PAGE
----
My boyfriend and I live a few hours away from each other during the school year and every time I leave him or he leaves me (even if I am going to see him in a week or two) I get really depressed that day and maybe the next day or two as well. And while it is good that I feel that way because it means he is very important to me, it can impact my work ethic and my mood for a few days. So I would like to know any advice on getting through that feeling of sadness and depression faster or at least know if is it normal?
Dear ‘Wouldn’t It Be Nice,’
Ah, how simple it would be if you just lived right next door to each other. Then things wouldn’t be so complicated at all…right? Long distance can be very challenging, and withdrawal is real—especially after a temporary taste of the time warp vortex that is being around your loved one. But it sounds like your withdrawal symptoms have become debilitating, so it’s definitely worth taking a closer look at.
Let’s start with this: what you’re feeling is a valid reaction and response for you, given what this situation means to you. Sure, another person in your shoes could very well not be bothered at all, but that’s not to say that they’re more advanced, healthier or more normal than you. However, it does mean that you have a very particular flavor of lighter fluid inside you, that ignites a very particular emotional flame every time your boyfriend leaves. In other words: it’s not. about. your. boyfriend. The challenging part, the rewarding part, is that you have the opportunity to lean into these feelings and be able to identify what is being triggered. When he leaves, what need do you feel like is no longer being fulfilled? Is it love? Companionship? Approval? Safety? Take some time to sit with your feelings when you are in the depths of them, and listen. Most likely, what you feel like you are missing in this situation from someone else, is what you are not giving to yourself. Remember: the most powerful questions yield the most powerful answers.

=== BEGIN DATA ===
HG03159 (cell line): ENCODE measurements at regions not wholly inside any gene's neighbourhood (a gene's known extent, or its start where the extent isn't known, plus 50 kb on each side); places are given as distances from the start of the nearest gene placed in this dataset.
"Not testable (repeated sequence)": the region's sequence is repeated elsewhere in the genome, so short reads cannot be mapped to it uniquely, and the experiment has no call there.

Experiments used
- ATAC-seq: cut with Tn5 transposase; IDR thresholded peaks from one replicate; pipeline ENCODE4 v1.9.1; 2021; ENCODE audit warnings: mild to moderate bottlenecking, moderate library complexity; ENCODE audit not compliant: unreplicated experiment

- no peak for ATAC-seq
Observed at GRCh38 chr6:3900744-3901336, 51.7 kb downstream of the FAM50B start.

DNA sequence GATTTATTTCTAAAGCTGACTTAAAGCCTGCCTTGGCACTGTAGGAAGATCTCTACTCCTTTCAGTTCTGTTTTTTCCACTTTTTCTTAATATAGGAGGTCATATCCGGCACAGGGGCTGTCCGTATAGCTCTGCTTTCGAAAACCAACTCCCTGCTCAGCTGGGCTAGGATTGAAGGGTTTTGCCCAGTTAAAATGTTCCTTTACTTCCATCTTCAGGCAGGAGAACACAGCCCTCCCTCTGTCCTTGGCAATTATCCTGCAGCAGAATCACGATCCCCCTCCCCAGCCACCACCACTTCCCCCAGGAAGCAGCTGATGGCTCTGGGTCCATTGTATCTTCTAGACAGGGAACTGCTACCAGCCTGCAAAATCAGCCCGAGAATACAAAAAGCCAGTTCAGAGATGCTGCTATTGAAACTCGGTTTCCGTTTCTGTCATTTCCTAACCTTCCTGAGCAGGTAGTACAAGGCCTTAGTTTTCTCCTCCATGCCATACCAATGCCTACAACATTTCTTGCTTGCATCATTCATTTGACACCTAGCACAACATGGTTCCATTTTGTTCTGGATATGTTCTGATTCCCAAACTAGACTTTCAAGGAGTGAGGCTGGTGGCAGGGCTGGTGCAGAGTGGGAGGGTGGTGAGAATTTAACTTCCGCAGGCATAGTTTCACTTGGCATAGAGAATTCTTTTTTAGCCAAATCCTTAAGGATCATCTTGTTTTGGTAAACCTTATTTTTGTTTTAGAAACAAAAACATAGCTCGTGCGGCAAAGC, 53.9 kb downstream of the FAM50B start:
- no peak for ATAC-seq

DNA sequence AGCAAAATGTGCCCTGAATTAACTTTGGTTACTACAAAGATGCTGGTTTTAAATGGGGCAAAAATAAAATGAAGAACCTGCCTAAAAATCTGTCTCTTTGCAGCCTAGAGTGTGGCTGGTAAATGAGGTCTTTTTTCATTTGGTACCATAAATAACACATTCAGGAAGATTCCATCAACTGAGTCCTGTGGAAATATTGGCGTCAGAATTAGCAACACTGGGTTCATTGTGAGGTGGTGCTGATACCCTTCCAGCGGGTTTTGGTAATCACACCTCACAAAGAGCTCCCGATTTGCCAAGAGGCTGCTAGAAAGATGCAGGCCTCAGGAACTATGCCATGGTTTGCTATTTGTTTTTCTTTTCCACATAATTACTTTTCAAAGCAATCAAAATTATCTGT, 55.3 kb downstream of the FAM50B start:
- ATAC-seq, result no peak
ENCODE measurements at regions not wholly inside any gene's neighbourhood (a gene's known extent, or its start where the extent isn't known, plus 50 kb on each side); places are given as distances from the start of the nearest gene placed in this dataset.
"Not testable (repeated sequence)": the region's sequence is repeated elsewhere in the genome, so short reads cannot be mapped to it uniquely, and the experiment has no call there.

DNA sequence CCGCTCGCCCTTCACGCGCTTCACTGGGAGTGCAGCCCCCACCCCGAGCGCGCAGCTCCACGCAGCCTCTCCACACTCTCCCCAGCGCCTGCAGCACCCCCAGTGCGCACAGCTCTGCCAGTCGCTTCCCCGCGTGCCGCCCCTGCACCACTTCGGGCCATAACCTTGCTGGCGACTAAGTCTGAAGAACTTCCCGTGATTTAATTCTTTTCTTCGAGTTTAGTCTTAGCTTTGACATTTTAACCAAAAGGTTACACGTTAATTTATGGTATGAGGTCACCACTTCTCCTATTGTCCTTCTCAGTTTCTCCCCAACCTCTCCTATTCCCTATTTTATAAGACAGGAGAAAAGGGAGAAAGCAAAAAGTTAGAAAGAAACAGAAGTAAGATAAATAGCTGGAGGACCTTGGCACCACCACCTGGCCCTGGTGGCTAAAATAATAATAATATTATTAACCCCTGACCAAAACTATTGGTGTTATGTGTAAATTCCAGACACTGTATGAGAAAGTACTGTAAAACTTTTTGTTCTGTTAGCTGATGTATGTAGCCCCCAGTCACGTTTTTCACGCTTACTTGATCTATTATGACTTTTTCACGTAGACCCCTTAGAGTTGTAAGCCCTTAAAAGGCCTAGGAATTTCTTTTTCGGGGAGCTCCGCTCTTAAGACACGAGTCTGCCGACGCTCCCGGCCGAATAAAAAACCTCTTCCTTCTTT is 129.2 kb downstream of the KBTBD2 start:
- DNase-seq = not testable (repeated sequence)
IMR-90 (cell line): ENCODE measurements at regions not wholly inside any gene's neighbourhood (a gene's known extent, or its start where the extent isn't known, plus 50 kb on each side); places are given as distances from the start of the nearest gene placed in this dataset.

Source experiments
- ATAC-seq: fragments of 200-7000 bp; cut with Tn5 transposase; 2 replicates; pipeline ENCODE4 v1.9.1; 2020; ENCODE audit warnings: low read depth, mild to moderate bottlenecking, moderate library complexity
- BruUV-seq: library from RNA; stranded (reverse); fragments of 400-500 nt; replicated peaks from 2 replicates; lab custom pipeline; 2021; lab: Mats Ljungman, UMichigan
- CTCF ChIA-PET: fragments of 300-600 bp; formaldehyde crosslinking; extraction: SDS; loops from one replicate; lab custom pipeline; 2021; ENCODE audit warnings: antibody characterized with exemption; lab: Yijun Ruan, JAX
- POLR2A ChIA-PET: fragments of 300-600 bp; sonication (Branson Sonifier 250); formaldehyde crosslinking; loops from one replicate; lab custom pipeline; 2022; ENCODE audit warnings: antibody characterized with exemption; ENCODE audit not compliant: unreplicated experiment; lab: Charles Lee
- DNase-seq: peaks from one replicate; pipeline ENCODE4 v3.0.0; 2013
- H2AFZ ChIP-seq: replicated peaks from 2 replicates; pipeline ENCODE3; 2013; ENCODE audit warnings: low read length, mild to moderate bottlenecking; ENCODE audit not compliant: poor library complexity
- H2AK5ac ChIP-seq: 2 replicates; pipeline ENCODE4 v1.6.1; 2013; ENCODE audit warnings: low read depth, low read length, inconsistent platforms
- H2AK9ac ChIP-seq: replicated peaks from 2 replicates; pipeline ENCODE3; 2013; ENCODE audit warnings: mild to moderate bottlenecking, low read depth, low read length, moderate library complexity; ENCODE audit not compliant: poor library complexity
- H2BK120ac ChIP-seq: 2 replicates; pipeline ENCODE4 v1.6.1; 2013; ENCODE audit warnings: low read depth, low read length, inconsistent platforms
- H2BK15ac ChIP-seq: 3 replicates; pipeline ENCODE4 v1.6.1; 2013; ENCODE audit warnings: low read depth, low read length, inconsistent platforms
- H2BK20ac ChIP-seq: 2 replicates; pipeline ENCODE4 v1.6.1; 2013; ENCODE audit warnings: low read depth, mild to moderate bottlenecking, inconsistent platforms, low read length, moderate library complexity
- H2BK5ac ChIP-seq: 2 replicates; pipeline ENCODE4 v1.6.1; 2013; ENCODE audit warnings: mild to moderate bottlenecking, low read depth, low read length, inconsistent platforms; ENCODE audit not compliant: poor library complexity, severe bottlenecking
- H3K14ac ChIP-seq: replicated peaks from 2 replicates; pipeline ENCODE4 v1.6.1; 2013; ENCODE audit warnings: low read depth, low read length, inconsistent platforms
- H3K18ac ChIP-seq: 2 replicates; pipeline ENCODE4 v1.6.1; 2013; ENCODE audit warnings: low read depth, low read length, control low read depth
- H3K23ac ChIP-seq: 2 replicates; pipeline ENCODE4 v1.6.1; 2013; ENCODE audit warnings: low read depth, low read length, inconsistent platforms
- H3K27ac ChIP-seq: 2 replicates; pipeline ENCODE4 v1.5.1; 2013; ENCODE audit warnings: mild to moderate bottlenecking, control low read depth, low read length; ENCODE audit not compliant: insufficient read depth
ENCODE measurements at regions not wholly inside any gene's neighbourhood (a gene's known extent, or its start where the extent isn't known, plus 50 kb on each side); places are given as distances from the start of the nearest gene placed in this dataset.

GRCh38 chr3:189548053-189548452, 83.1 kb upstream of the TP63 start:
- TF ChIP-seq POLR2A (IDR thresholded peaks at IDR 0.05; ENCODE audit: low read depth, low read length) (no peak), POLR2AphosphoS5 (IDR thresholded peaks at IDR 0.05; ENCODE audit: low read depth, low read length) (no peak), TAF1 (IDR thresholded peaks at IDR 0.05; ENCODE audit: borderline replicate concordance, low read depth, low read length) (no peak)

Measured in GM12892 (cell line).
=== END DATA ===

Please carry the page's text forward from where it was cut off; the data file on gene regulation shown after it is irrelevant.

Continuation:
If you ask yourself enough powerful questions, this process will all lead back to discovering a hidden belief about yourself and how you interact with the world. I recommend the work of Byron Katie as a resource to help you through this process. Once you’ve done some work sitting, listening, feeling into your emotions and understanding what you’re interpreting the facts of the situation mean to about yourself, it’s time to adopt some healthy coping mechanisms for when he does leave next time. Find or write a specific mantra that you can tell yourself to get you through these rough few days. One that feels real to you and makes you feel good. Keep a rubber band on your wrist and snap it every time you find yourself in the spiral of thought that may be feeding this hidden belief you’ve uncovered. Take yourself out for a date the day after he leaves. Go to the sunset with some fresh fruit and music, and journal. Make a playlist that sparks an unreasonable amount of joy in you, and have a dance party first thing in the morning! Schedule some time in with friends to do things you know will make you happy. Schedule these things into your life preemptively, and with a support system that can hold you accountable to following through with the things that you know will keep your head above water.
Ultimately, it’s not about making this belief or depression go away. It’s about learning and leaning into it, understanding it’s unique curves, crevices and intricacies so you can identify it and see it clearly for what it is when it comes up. Life wouldn’t be life if it were all happy all the time, so don’t get mad at yourself when you find yourself thinking thoughts or feeling feelings that don’t feel good. They have their purpose, and thus, they are perfect too. It’s our job to lean into learning the lesson that is the pain’s purpose. What this whole thing is really about—is the dance, the flow, the acceptance of light and dark. The invitation to play with your insecurities and your depression, so they don’t play with you.
Best of luck, my love.